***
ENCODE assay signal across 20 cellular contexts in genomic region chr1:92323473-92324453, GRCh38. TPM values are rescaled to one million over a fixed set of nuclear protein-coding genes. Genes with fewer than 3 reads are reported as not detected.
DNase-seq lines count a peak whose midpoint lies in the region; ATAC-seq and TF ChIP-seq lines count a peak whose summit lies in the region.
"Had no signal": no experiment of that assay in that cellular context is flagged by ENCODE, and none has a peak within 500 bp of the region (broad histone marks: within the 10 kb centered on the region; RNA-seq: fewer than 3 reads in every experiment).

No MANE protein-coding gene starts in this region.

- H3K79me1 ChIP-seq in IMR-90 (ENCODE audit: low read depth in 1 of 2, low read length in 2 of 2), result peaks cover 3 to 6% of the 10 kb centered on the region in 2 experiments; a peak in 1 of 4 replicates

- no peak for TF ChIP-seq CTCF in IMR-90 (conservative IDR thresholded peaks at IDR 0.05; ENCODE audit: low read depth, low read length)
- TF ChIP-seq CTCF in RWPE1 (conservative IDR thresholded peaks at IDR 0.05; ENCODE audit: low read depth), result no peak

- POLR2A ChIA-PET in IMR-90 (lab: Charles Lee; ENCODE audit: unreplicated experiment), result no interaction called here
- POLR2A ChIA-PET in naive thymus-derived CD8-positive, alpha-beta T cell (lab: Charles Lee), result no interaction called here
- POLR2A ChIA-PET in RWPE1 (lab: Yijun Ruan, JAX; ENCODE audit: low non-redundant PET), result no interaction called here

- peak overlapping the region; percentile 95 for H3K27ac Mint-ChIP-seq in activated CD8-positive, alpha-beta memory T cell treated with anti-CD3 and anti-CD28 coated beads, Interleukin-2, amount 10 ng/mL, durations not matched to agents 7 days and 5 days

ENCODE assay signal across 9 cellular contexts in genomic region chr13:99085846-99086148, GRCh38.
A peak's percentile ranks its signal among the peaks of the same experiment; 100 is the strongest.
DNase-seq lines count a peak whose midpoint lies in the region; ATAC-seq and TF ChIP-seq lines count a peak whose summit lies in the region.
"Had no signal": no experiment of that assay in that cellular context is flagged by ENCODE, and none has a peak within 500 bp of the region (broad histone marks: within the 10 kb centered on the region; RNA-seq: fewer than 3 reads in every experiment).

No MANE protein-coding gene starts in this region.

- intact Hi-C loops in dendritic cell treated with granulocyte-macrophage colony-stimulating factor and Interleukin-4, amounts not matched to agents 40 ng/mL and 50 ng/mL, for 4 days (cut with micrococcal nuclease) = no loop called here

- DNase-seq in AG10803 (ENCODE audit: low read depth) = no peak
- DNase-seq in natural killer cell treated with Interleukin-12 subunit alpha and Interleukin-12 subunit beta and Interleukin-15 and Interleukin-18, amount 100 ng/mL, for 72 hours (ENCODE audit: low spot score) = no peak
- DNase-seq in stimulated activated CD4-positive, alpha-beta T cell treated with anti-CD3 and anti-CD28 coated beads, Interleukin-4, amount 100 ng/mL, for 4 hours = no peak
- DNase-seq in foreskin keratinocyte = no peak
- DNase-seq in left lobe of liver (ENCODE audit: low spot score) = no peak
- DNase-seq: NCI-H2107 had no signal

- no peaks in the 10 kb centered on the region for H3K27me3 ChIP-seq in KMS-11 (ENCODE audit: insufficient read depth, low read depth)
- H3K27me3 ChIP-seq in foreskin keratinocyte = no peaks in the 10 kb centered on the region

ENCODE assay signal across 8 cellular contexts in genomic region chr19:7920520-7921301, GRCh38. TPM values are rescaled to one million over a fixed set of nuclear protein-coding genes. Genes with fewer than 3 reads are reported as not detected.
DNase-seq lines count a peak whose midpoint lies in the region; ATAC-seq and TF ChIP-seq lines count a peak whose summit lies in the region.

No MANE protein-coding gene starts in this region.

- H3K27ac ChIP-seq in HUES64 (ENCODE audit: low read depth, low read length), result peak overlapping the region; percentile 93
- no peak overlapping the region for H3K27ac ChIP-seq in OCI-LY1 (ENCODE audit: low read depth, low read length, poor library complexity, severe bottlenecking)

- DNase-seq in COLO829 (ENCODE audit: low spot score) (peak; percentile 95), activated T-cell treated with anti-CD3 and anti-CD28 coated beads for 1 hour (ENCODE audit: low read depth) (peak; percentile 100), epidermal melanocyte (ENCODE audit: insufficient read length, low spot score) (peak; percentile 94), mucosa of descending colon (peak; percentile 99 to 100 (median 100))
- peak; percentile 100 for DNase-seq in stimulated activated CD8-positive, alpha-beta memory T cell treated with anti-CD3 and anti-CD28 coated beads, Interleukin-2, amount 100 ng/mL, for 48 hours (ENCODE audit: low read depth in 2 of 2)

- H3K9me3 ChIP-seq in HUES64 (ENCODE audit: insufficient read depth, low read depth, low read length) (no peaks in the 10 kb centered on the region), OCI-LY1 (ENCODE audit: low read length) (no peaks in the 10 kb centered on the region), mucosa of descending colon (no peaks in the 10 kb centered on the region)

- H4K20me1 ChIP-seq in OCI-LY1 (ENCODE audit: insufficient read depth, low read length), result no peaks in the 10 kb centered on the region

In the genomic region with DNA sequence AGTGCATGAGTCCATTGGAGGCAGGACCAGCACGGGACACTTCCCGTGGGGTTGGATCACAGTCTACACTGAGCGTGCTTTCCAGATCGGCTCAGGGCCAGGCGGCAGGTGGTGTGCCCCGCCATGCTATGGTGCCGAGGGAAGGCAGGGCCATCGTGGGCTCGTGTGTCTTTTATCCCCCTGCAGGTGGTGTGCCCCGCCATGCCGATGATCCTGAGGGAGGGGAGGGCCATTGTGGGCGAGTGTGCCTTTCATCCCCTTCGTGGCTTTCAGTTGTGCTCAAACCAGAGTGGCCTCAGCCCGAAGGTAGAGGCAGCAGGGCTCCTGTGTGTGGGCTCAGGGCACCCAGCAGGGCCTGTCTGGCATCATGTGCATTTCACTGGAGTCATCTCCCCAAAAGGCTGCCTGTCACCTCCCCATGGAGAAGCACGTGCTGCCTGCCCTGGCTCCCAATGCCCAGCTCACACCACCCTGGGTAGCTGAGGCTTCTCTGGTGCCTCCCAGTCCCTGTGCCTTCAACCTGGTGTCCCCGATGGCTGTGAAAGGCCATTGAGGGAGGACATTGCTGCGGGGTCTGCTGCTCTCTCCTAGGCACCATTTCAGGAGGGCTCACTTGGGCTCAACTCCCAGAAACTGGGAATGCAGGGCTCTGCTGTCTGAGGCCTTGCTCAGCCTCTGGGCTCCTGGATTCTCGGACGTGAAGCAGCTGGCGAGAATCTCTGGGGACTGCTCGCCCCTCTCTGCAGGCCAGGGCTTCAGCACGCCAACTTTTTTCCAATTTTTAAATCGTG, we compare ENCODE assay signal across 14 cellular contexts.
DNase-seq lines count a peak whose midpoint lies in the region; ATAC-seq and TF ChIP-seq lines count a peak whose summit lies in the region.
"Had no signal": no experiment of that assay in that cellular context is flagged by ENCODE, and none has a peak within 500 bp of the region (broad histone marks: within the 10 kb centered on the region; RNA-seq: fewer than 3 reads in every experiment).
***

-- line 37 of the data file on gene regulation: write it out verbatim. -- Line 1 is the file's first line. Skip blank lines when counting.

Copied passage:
"Had no signal": no experiment of that assay in that cellular context is flagged by ENCODE, and none has a peak within 500 bp of the region (broad histone marks: within the 10 kb centered on the region; RNA-seq: fewer than 3 reads in every experiment).